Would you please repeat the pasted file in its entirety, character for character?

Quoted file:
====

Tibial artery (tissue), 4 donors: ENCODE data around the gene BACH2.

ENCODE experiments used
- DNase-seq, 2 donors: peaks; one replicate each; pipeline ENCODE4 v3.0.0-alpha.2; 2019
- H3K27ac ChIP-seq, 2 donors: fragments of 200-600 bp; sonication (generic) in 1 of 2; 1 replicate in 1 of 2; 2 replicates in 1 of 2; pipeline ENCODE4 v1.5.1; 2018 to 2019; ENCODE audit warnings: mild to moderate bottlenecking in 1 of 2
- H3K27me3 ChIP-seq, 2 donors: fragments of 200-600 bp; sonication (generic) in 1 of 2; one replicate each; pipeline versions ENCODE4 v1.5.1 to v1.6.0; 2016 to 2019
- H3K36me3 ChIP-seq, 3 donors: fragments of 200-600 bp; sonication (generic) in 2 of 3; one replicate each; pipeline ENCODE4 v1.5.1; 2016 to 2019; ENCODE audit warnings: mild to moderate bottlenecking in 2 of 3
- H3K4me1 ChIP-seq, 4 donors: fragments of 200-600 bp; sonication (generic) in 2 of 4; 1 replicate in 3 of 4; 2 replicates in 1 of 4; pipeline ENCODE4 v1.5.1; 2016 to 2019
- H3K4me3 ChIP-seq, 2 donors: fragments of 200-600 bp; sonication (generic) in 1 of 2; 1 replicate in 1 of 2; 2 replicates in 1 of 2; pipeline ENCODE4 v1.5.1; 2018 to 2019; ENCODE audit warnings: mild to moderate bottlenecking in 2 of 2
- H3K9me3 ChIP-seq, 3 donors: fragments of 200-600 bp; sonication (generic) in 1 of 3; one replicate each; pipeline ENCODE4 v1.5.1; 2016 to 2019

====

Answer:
Tibial artery (tissue), 4 donors: ENCODE data around the gene BACH2.

ENCODE experiments used
- DNase-seq, 2 donors: peaks; one replicate each; pipeline ENCODE4 v3.0.0-alpha.2; 2019
- H3K27ac ChIP-seq, 2 donors: fragments of 200-600 bp; sonication (generic) in 1 of 2; 1 replicate in 1 of 2; 2 replicates in 1 of 2; pipeline ENCODE4 v1.5.1; 2018 to 2019; ENCODE audit warnings: mild to moderate bottlenecking in 1 of 2
- H3K27me3 ChIP-seq, 2 donors: fragments of 200-600 bp; sonication (generic) in 1 of 2; one replicate each; pipeline versions ENCODE4 v1.5.1 to v1.6.0; 2016 to 2019
- H3K36me3 ChIP-seq, 3 donors: fragments of 200-600 bp; sonication (generic) in 2 of 3; one replicate each; pipeline ENCODE4 v1.5.1; 2016 to 2019; ENCODE audit warnings: mild to moderate bottlenecking in 2 of 3
- H3K4me1 ChIP-seq, 4 donors: fragments of 200-600 bp; sonication (generic) in 2 of 4; 1 replicate in 3 of 4; 2 replicates in 1 of 4; pipeline ENCODE4 v1.5.1; 2016 to 2019
- H3K4me3 ChIP-seq, 2 donors: fragments of 200-600 bp; sonication (generic) in 1 of 2; 1 replicate in 1 of 2; 2 replicates in 1 of 2; pipeline ENCODE4 v1.5.1; 2018 to 2019; ENCODE audit warnings: mild to moderate bottlenecking in 2 of 2
- H3K9me3 ChIP-seq, 3 donors: fragments of 200-600 bp; sonication (generic) in 1 of 3; one replicate each; pipeline ENCODE4 v1.5.1; 2016 to 2019